Thursday, April 16, 2015

Human Dollification: Boy in a Dolls’ House by Sheralyn

Regular benders of the bookshelf will remember very well the week we dedicated to female masking not so long ago. It was a ton of fun, with some great reads that really opened my eyes to a new facet of transgender expression. It's also a sub-genre of transgender fiction that introduced me to a more fetish-oriented offshoot, that of human dollification.


We wrap up human dollification week with a story that was actually recommended to me by one of our female masking guests, sort of bringing us full-circle on our journey.

I have to admit, while this came highly recommended to me by one of our featured female masking authors, Sheralyn and I got off to a rocky start. The truth is, the book could use one more round of editing to deal with the spelling errors, misplaced words, and repeated sentence fragments. Fortunately, I was able to look past them, and I must say the overall story is more than enjoyable enough to warrant the extra effort.

Boy in a Dolls' House is the story of a rude, lazy, young man. He has no friends, no job, and (once his mother passes away), no life outside his Aunt’s home. He’s cold and abrupt to the woman who so graciously took him in, has no respect for her or her doll collection, and refuses to do anything to help out around the house or the museum. If there’s ever been a boy in need of correction, this is it, but it’s not until he breaks an irreplaceable doll that his Aunt comes up with a suitable punishment. With the help of some drugs she’s developed as part of her work researching suspended animation, Richard is going to become a living doll.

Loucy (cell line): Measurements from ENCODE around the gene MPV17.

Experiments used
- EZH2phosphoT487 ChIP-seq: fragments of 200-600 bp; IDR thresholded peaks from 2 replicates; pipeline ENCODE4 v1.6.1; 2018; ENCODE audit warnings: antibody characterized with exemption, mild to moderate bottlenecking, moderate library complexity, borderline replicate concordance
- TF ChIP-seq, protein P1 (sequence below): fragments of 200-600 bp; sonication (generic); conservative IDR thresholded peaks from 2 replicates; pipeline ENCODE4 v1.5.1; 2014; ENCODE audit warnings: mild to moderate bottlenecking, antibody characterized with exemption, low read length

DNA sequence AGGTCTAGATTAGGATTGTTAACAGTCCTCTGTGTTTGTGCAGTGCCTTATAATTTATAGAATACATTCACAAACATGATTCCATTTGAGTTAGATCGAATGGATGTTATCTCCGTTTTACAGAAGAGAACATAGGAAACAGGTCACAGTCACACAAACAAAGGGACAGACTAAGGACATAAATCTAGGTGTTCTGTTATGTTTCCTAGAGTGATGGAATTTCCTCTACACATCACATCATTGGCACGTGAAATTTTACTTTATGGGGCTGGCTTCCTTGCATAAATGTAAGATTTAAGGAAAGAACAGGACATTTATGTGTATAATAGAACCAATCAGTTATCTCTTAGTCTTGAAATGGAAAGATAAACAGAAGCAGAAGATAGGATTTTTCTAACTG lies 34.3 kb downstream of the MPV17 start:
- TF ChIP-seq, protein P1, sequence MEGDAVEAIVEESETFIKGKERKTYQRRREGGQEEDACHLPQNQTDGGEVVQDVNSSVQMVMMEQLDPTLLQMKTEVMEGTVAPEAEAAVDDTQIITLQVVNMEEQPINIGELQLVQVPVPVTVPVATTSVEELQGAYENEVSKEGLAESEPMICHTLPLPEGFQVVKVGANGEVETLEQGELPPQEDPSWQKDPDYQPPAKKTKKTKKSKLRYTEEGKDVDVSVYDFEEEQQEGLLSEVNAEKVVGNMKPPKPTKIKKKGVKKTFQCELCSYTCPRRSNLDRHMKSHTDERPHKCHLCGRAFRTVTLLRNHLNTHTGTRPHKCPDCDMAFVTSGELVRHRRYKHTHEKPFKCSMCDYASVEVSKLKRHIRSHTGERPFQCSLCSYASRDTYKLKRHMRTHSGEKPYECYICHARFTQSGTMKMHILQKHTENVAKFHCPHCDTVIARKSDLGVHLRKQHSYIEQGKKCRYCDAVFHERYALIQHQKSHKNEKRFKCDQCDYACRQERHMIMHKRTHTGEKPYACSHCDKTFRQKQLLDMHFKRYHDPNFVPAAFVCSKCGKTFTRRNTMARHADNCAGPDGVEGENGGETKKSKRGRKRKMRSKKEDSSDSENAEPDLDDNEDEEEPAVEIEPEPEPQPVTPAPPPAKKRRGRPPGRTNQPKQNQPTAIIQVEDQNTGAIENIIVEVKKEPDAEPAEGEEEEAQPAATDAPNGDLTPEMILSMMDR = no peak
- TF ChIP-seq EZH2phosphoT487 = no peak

As much as I disliked Richard, I appreciated the way Sheralyn slowly established his love for all things frilly and feminine. He denies it, even to himself, but his erections keep giving him away. Forcing him to become a doll is an exquisite punishment, as it leaves him immobile and unable to speak, yet incredibly sensitive to the feel of panties, petticoats, and dresses. He may not be able to move, but his erection can, leaving him not just tormented by the public humiliation, but eternally sexually frustrated.

Sheralyn develops the story nicely, with Richard’s Aunt and lesbian lover conspiring to take his inheritance and keep him as a featured doll in their museum. We see how he succumbs to the thoughts and feelings of being a girly doll, and how hard he fights against those sensations. Trapped in a box, restrained by the same plastic ties as a real doll, he can only stand there and accept it as visitors increase his humiliation with every comment. I think what I appreciated most about it is that Sheralyn never relents, never steps back from the concept, and never gives in to allow him a moment of release. It’s humiliating, frustrating, and extraordinarily erotic.

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